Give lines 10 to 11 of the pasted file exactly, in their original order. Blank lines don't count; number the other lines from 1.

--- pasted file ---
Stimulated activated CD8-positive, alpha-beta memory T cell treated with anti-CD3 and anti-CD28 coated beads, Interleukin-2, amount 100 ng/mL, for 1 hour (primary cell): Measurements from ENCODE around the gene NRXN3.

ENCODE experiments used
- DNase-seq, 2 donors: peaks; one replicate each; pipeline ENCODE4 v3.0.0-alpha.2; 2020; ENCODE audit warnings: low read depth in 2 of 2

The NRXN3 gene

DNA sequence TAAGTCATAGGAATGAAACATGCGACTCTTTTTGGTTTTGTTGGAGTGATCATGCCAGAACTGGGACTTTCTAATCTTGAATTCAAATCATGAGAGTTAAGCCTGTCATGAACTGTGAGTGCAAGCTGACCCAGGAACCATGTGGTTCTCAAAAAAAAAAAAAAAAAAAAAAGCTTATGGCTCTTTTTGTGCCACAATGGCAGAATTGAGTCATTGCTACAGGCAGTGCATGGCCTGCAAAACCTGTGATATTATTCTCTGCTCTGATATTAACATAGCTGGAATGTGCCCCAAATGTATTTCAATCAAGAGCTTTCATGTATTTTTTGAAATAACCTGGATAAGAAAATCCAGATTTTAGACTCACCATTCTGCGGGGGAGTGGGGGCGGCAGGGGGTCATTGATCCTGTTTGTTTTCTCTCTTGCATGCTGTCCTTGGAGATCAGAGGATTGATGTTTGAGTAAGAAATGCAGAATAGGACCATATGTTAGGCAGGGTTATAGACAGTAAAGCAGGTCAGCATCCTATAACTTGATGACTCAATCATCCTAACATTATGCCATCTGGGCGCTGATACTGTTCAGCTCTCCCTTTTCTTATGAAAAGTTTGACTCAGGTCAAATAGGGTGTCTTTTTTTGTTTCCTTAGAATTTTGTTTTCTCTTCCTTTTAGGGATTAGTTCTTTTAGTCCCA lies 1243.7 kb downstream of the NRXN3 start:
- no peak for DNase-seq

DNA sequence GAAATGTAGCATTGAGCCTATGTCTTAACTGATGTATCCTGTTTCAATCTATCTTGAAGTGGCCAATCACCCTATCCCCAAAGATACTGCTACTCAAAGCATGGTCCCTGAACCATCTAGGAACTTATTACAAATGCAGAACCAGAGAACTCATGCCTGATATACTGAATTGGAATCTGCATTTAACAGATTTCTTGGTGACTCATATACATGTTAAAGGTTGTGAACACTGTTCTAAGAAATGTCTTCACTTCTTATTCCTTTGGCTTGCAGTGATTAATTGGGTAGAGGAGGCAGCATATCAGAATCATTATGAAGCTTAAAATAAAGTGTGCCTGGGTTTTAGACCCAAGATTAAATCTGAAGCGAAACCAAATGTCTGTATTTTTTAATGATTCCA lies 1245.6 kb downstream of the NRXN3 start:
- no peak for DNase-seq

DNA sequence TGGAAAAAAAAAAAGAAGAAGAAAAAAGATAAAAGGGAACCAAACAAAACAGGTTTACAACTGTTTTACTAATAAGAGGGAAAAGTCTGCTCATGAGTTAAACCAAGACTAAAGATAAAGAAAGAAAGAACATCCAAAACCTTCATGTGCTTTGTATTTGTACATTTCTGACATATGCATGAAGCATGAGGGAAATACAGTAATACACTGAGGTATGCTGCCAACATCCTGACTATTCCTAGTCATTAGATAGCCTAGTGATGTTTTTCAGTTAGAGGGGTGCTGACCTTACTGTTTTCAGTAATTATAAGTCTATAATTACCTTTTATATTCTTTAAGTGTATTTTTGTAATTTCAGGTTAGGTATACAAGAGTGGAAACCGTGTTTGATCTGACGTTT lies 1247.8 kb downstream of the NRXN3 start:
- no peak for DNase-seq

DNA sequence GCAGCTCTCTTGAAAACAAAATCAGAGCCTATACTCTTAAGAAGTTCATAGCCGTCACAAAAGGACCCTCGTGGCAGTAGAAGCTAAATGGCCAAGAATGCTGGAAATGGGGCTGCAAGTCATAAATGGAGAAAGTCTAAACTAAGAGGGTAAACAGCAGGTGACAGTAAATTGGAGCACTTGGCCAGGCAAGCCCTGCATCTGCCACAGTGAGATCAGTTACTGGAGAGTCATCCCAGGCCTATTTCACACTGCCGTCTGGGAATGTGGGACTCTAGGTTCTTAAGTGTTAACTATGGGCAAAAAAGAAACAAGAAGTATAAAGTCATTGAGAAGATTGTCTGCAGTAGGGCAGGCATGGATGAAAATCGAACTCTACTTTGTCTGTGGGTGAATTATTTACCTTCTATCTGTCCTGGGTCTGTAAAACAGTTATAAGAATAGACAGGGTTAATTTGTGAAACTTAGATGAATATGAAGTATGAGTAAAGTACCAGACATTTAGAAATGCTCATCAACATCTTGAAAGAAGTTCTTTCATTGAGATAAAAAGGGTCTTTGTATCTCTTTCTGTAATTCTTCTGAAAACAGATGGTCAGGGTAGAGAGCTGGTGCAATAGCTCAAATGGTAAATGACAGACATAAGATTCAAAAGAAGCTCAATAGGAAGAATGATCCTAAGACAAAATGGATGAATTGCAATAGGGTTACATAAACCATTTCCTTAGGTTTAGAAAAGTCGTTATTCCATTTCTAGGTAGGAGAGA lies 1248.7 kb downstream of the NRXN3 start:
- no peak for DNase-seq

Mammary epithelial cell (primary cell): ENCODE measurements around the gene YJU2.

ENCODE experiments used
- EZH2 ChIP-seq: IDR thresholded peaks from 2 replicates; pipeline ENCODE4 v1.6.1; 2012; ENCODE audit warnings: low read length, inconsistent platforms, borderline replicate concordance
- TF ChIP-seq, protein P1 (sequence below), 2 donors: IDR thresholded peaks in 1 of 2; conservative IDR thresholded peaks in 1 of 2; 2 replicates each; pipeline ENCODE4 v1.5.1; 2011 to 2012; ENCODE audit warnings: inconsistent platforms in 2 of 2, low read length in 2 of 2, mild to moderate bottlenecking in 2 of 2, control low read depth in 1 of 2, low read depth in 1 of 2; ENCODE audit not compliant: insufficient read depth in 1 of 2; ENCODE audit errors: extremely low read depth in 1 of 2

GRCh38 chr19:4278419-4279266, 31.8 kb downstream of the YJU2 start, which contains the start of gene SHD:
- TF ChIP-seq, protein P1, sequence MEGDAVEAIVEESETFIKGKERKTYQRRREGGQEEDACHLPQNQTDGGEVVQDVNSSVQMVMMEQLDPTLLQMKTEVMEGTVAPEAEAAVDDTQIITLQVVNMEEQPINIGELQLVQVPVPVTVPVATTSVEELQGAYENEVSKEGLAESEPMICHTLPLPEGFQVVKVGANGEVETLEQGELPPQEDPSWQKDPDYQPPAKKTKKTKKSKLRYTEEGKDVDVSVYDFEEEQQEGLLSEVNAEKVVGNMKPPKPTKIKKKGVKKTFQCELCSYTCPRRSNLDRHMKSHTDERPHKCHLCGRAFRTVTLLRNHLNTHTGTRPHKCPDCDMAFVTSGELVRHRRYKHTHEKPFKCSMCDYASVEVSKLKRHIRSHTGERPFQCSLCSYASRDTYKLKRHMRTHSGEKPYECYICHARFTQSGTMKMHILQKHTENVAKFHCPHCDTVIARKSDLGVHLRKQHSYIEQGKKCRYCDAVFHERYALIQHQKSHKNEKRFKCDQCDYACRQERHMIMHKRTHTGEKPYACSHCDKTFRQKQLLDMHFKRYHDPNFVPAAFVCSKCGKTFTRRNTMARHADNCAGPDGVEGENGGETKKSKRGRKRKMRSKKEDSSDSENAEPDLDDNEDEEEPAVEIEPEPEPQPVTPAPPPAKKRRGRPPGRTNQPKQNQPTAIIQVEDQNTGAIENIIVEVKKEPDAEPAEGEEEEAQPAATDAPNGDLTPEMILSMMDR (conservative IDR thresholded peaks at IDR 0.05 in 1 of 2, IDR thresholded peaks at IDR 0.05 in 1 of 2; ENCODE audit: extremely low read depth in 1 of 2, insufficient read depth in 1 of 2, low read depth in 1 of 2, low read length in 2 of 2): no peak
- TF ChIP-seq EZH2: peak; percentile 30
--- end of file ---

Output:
- no peak for DNase-seq

DNA sequence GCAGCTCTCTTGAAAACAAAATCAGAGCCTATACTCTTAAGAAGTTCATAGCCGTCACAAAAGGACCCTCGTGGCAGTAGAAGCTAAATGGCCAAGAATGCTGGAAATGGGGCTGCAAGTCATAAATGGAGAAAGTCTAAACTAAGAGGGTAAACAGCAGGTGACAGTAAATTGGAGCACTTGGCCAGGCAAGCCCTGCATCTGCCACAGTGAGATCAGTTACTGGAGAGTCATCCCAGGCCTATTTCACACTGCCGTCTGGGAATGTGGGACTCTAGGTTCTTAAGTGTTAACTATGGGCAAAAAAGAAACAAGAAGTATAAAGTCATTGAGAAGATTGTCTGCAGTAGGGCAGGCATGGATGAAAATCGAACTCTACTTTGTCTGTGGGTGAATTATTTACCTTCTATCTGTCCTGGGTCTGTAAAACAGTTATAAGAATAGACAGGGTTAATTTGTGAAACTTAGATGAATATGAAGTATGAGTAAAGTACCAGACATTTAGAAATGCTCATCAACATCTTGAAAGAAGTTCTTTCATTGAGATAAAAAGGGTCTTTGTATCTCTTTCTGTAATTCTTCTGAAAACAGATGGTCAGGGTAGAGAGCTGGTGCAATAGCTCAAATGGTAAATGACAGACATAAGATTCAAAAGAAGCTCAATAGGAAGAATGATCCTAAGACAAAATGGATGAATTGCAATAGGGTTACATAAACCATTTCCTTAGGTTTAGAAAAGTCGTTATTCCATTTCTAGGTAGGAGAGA lies 1248.7 kb downstream of the NRXN3 start: